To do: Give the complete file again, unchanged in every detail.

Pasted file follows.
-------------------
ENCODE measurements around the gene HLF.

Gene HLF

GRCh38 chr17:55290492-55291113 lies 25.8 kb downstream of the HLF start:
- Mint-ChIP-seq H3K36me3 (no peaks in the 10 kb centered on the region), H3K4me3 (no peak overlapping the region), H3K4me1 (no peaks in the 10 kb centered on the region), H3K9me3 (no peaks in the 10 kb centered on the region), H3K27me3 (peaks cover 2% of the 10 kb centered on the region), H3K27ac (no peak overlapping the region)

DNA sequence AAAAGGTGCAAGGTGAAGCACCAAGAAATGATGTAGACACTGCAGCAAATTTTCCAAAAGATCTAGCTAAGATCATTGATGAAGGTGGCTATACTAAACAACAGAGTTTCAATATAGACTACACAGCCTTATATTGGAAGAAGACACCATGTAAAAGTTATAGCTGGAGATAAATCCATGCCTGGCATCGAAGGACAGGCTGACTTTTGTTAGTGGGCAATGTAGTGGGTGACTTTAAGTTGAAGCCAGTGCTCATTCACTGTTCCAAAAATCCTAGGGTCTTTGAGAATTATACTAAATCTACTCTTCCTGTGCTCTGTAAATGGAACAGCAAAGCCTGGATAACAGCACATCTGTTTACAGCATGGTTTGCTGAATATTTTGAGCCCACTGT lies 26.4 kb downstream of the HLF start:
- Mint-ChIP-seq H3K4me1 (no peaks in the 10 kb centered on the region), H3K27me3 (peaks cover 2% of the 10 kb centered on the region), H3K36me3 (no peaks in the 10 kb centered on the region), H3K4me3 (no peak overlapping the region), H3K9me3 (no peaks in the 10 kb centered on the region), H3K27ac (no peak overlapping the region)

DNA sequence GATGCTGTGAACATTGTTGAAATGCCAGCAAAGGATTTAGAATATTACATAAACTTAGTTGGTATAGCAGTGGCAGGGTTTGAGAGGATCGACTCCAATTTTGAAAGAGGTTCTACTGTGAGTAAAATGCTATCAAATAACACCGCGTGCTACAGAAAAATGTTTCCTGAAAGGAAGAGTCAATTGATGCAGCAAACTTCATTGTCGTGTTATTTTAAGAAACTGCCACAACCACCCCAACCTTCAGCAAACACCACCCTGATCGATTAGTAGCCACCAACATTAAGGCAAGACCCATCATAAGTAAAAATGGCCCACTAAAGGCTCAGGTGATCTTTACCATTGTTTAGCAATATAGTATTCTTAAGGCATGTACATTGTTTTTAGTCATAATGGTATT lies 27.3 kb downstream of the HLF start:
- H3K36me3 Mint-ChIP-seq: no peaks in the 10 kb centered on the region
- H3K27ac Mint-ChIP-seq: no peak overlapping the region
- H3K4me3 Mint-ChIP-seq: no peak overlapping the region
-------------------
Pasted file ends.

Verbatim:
ENCODE measurements around the gene HLF.

Gene HLF

GRCh38 chr17:55290492-55291113 lies 25.8 kb downstream of the HLF start:
- Mint-ChIP-seq H3K36me3 (no peaks in the 10 kb centered on the region), H3K4me3 (no peak overlapping the region), H3K4me1 (no peaks in the 10 kb centered on the region), H3K9me3 (no peaks in the 10 kb centered on the region), H3K27me3 (peaks cover 2% of the 10 kb centered on the region), H3K27ac (no peak overlapping the region)

DNA sequence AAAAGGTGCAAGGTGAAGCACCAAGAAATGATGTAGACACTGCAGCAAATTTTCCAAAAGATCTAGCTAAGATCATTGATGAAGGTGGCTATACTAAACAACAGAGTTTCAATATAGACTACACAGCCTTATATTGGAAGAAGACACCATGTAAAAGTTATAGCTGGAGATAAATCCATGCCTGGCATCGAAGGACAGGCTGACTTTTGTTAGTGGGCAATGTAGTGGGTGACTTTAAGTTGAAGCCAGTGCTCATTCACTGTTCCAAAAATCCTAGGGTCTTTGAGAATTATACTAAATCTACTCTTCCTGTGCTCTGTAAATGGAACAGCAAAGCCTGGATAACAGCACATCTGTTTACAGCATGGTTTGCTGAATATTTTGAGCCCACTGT lies 26.4 kb downstream of the HLF start:
- Mint-ChIP-seq H3K4me1 (no peaks in the 10 kb centered on the region), H3K27me3 (peaks cover 2% of the 10 kb centered on the region), H3K36me3 (no peaks in the 10 kb centered on the region), H3K4me3 (no peak overlapping the region), H3K9me3 (no peaks in the 10 kb centered on the region), H3K27ac (no peak overlapping the region)

DNA sequence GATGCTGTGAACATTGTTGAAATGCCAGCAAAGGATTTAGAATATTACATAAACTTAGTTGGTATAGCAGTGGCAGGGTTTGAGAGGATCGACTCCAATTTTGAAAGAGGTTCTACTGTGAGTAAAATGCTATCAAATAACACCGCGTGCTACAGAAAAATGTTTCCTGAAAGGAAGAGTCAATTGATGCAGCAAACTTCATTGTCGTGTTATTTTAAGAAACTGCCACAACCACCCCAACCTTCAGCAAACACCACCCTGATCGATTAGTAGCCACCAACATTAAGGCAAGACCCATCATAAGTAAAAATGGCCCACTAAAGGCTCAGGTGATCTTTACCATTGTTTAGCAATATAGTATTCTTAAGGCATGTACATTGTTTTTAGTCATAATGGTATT lies 27.3 kb downstream of the HLF start:
- H3K36me3 Mint-ChIP-seq: no peaks in the 10 kb centered on the region
- H3K27ac Mint-ChIP-seq: no peak overlapping the region
- H3K4me3 Mint-ChIP-seq: no peak overlapping the region